Where does Kathy Willard find the time? As CFO of the giant entertainment and e-commerce company Live Nation Entertainment since 2007, Willard has handled the financial details of multiple divestitures, spin-offs and more than 200 acquisitions, including the prized though contentious acquisition of Ticketmaster in 2010. She then pulled off a complex post-merger refinancing and integration of two massive companies, forging a singular business that has no equal in the industry. Today, Willard manages an extraordinary global financial structure that supports more than 11,000 venue clients like New York’s Madison Square Garden for which Ticketmaster sells tickets, and supports the concert tours at these venues that Live Nation secures for more than 2,000 artists, about 20,000 shows each year.
Willard is also in charge of the finances of the 128 venues that Live Nation owns or operates as a concert promoter, such as the House of Blues franchise, the Fillmore brand and the Hollywood Palladium.
Of the more than 200 acquisitions whose financial aspects Willard has overseen since coming on board, none were like Ticketmaster. As soon as the deal was announced, angry fans, artists and politicians weighed in with stern opposition. “This merger would give a giant, new entity unrivaled power over concert-goers and the prices they pay,” Sen. Charles Schumer (D-N.Y.) warned DealBook. “It must be viewed skeptically and scrutinized with a fine-toothed comb.”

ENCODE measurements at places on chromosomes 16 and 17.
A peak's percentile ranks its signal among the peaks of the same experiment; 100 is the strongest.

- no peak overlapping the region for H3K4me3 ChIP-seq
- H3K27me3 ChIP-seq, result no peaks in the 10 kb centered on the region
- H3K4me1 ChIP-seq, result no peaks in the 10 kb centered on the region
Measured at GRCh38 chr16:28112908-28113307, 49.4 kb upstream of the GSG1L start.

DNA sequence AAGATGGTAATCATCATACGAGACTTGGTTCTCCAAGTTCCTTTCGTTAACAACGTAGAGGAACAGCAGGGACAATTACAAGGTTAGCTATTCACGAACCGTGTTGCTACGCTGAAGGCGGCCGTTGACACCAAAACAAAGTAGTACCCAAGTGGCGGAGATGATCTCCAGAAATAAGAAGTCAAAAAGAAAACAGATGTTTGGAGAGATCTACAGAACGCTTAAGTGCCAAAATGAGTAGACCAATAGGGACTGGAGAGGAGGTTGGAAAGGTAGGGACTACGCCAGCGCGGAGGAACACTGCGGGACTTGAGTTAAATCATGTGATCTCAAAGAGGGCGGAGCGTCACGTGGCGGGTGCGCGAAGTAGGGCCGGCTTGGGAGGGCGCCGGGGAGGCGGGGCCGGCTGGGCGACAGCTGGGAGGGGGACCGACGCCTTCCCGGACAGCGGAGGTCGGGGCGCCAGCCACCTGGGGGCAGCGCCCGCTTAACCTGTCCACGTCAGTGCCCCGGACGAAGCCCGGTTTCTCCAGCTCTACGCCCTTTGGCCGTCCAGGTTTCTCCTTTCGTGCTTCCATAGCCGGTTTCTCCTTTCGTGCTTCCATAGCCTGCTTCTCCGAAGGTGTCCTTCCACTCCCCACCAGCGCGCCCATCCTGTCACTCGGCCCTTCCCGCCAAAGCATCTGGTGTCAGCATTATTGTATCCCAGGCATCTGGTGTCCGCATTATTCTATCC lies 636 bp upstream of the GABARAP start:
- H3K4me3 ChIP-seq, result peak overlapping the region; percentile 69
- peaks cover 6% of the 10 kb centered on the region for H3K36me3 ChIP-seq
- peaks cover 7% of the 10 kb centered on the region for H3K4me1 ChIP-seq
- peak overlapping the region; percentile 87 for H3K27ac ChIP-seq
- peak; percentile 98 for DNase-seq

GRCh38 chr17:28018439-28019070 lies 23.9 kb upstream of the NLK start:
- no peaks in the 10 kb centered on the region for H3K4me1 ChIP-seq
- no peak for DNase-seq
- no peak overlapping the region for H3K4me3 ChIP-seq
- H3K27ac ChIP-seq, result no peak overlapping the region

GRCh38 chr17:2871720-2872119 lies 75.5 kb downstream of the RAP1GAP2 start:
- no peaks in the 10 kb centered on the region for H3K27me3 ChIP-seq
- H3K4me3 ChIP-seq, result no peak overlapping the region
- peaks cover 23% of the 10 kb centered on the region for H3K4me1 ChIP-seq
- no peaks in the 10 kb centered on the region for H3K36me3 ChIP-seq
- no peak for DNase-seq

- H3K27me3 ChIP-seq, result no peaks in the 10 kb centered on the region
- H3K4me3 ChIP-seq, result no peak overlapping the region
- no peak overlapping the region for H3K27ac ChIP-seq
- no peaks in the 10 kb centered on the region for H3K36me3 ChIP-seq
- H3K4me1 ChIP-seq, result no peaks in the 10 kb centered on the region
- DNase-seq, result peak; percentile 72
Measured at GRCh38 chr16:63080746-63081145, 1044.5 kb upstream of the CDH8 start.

Live Nation fired back, arguing that consumers would benefit because the combined entity would make it easier for ticket buyers to pick the seats they wanted online, thereby bypassing the “sticker shock” caused when ticket-handling fees are tacked on to the admission price. In testimony before a Senate Judiciary Subcommittee, Azoff disputed allegations of antitrust violations. In this era of technological innovation, he argued that Ticketmaster confronted greater competition from new ticketing software developed by the venues themselves to sidestep Ticketmaster.